Experience with road pricing projects around the world.
NCHRP Synthesis 686 was completed in 2011. Multiple case studies were examined. The following pricing concepts were reviewed:
- Conversion of high-occupancy vehicle (HOV) to high-occupancy toll (HOT) lanes
- Variable pricing on new or rehabilitated facilities
- Variable pricing on existing toll facilities
- Area wide or cordon pricing
- Distance based pricing or mileage fees
- Variable pricing applied to parking
The overarching goal of this project is to help state, regional, and local decision makers and planners to:
- Understand a range of road pricing concepts
- Determine which concepts may be most applicable, effective, and acceptable in light of the local environment and objectives
- Provide lessons on communicating pricing proposals and developing project plans for best chances of successful implementation
- Integrate pricing plans into regional and state planning processes to advance implementation
This report focuses on road pricing where the primary objective is the reduction of congestion and associated problems while potentially supplementing or replacing declining traditional sources of transportation finance. The report aims at the audience
of planners who are interested in knowing more about potential, status, and key planning considerations for road pricing.
Conversion of HOV lanes to HOT lanes
- Early evaluations in San Diego (I-15 FasTrak) and Houston (US-290 and I-10 QuickRide) indicated that HOV to HOT conversions can increase lane use by 21 to 24 percent and save HOT lanes users 11 to 20 minutes in travel time.
- Impacts on general purpose lanes were positive in Houston and Minneapolis (I-394 peak period speeds were up 15 percent).
- In Orange County, California two new lanes were added in each direction on SR-91 with variable tolls priced by time of day and day of week. The additional physical capacity resulted in free-flowing express lanes that carried over 40 percent of peak period traffic. Benefits, however, were limited as travel demand continued to grow.
- In the Washington DC metropolitan area, variable pricing projects (I-95/I-395 and I-495 HOT lanes) have been forecast to increase transit use, slightly decrease HOV use, slightly improve speeds in mixed-use lanes, and increase vehicle miles traveled (VMT). Modeling efforts suggest that a network of variable priced lanes can be more effective than the simple sum of individual projects.
- A survey taken the year after the Lee County, Florida, toll discount program showed that 71 percent of eligible drivers shifted their time of travel at least once a week under 25 cents off-peak toll discount (elasticity estimates ranged between –0.36 and –0.03 depending on the time of day).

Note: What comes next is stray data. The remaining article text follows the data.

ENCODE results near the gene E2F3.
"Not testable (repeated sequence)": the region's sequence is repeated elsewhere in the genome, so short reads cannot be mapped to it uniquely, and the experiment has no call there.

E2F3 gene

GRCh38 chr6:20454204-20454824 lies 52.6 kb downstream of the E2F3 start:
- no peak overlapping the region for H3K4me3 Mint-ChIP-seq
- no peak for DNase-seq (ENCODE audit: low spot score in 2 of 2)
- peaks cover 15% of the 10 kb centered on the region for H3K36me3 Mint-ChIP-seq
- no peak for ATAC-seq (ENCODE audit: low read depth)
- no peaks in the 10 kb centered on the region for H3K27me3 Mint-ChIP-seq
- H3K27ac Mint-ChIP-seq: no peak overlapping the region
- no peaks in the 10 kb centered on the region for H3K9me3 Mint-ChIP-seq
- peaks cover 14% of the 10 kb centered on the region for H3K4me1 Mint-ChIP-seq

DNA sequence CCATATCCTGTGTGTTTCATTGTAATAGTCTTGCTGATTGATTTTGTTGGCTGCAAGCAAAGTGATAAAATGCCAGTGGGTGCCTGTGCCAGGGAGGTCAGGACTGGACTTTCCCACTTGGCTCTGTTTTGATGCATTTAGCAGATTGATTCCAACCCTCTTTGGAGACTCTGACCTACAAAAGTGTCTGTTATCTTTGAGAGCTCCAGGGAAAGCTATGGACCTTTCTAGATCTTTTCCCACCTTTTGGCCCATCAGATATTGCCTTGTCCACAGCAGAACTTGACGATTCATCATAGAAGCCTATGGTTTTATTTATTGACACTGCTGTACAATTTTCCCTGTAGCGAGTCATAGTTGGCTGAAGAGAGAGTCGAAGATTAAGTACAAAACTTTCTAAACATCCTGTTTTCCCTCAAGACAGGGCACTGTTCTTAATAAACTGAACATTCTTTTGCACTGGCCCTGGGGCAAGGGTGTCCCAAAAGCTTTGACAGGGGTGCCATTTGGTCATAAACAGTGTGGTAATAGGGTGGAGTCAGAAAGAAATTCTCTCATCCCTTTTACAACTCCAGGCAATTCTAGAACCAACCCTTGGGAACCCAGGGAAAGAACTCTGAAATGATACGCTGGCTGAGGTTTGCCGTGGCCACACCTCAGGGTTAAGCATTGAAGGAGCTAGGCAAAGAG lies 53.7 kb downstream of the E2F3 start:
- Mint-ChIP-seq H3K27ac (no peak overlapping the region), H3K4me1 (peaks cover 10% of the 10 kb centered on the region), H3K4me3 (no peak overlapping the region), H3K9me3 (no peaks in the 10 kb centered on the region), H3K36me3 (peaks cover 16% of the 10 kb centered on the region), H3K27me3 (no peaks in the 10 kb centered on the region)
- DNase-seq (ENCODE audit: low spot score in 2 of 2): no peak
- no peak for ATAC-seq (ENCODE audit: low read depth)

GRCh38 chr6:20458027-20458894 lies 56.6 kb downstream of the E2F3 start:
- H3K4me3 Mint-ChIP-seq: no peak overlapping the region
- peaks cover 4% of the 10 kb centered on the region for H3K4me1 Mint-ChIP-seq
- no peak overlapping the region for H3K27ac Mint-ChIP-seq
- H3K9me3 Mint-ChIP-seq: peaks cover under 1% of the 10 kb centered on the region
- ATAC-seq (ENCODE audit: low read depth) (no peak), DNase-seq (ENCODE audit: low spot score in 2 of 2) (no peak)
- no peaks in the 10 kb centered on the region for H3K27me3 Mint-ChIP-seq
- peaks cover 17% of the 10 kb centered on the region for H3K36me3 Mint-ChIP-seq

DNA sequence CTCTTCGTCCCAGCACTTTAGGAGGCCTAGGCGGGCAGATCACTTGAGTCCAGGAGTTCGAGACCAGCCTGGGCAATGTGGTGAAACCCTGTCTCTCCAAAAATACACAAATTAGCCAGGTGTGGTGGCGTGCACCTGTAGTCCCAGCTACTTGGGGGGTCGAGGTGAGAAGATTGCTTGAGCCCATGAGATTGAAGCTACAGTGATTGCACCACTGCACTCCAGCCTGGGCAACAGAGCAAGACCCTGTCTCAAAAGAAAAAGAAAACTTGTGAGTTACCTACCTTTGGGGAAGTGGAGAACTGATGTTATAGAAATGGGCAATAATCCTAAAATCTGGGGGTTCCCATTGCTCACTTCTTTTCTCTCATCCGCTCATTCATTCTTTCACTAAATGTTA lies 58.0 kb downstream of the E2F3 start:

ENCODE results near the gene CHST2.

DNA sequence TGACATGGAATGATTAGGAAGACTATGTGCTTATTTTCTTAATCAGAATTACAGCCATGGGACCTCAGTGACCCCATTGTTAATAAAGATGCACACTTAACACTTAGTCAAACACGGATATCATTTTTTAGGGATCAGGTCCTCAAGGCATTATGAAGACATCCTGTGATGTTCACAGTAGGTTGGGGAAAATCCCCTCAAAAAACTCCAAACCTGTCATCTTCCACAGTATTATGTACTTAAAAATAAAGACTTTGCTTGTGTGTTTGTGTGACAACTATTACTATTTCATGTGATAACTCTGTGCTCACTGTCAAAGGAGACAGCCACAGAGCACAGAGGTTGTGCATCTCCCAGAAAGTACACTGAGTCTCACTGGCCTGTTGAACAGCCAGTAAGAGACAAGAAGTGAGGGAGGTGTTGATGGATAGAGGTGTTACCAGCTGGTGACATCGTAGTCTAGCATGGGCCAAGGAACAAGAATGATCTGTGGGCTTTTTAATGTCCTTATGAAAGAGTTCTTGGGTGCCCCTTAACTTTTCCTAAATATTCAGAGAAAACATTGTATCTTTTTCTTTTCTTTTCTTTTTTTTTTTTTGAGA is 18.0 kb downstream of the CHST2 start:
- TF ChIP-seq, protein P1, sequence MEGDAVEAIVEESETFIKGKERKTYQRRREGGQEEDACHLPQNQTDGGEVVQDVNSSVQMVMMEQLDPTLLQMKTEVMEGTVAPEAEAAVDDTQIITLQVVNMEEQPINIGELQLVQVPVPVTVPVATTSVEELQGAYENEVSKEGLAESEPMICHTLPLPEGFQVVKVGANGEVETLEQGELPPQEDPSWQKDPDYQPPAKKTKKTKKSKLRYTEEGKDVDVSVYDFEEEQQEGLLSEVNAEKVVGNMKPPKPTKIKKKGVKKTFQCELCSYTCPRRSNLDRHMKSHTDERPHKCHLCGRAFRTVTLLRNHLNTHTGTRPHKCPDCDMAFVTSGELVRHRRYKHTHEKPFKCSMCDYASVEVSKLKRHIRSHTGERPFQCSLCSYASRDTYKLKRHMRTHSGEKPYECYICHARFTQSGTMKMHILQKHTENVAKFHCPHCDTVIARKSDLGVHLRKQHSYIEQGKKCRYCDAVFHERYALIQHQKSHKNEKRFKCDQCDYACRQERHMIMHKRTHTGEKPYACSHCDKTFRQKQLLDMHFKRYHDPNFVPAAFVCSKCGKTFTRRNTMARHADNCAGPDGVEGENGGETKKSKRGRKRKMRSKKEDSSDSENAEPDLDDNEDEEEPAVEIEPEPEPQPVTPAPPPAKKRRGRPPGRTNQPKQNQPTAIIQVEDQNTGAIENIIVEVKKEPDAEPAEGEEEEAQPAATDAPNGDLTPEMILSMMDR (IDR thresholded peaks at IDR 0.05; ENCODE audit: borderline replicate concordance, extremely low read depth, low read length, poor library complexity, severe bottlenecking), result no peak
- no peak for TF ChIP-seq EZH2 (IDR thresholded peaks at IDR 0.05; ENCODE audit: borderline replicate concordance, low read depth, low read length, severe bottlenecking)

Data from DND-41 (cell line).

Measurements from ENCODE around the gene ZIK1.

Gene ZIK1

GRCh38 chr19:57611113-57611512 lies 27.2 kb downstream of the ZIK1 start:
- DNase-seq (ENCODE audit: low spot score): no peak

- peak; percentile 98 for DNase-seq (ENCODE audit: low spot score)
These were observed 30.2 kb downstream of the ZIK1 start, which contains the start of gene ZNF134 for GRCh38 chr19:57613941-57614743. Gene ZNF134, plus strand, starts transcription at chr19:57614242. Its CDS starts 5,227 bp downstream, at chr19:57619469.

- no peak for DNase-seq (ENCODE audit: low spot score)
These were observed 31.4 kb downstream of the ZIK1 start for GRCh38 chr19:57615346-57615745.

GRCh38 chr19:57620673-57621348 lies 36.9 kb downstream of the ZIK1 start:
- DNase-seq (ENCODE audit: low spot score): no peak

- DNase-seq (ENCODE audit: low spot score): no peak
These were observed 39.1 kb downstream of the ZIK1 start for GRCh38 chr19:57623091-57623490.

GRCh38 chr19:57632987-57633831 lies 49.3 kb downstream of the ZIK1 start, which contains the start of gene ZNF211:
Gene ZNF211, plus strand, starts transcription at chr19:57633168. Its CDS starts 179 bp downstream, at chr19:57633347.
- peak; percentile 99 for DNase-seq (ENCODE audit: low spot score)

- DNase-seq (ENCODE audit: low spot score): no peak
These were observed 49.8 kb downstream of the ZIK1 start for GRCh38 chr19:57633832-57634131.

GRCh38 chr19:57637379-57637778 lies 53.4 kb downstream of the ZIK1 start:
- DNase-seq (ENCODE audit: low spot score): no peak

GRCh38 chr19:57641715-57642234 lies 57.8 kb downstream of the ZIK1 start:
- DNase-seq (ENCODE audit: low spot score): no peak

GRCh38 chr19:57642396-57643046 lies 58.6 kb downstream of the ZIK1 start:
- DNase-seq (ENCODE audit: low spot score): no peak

- Travel time savings of up to 20 minutes were observed with PANYNJ tolls. 7.4 percent of passenger trips and 20.2 percent of truck trips changed behavior (travel time, mode).
- Smaller, independent trucks were more likely to shift to alternative routes or travel times due to limited ability to pass along the increased cost to customers. (e.g., Illinois Tollway). Note that some truckers may not be able to shift travel times because of inflexible delivery schedules (e.g., PANYNJ experience).
- In the City of Singapore, the number of vehicles entering the charging zone dropped by 24 percent and average vehicle speeds increased by approximately 28 percent after area wide electronic pricing was introduced in 1998.
- In London, implementation and expansion of cordon pricing in 2007 reduced the number of vehicles entering the charging zone by 14 percent, decreased journey times by 14 percent, and increased average travel speeds by approximately 30 percent. Although the system initially increased morning peak period transit use by approximately 40 percent and resulted in sustained traffic reductions that lasted for more than five years, traffic conditions are of increasing concern as auto use, bus traffic, and construction increases, and changes to toll levels have been limited. In London, it was found that a 10 percent increase in user auto travel costs (excluding parking) resulted in a 4 to 5 percent reduction in auto trips. Car trip to price elasticity ranged from –0.4 to –0.5.
- In a Puget Sound trial, peak period mileage fees of 40 to 50 cents per mile on freeways (10 to 15 cents during off-peak) and 20 to 25 cents per mile on non-freeways (5 to 7.5 cents during off-peak) reduced VMT by approximately 10 percent.
- In Oregon, a distance based pricing concept that charged 0.43 cents per mile during off-peak periods and up to 10 cents per mile during peak periods reduced VMT by 11 to 16 percent.
- In San Francisco, the SFpark program used on- and off-street parking pricing to encourage use of garages/lots and balance the use of metered parking. Variable parking meters with progressive pricing (low first 2 hours with higher third and fourth hours) resulted in decreased occupancy and duration of on-street parking at the Port of San Francisco. Researchers noted that a “rule of thumb” for price-demand elasticity is –0.1 to –0.3, meaning a 10 percent increase in price reduces demand by about 1 to 3 percent, including shifts to other available parking (on and off street), alternative modes, or forgone trips.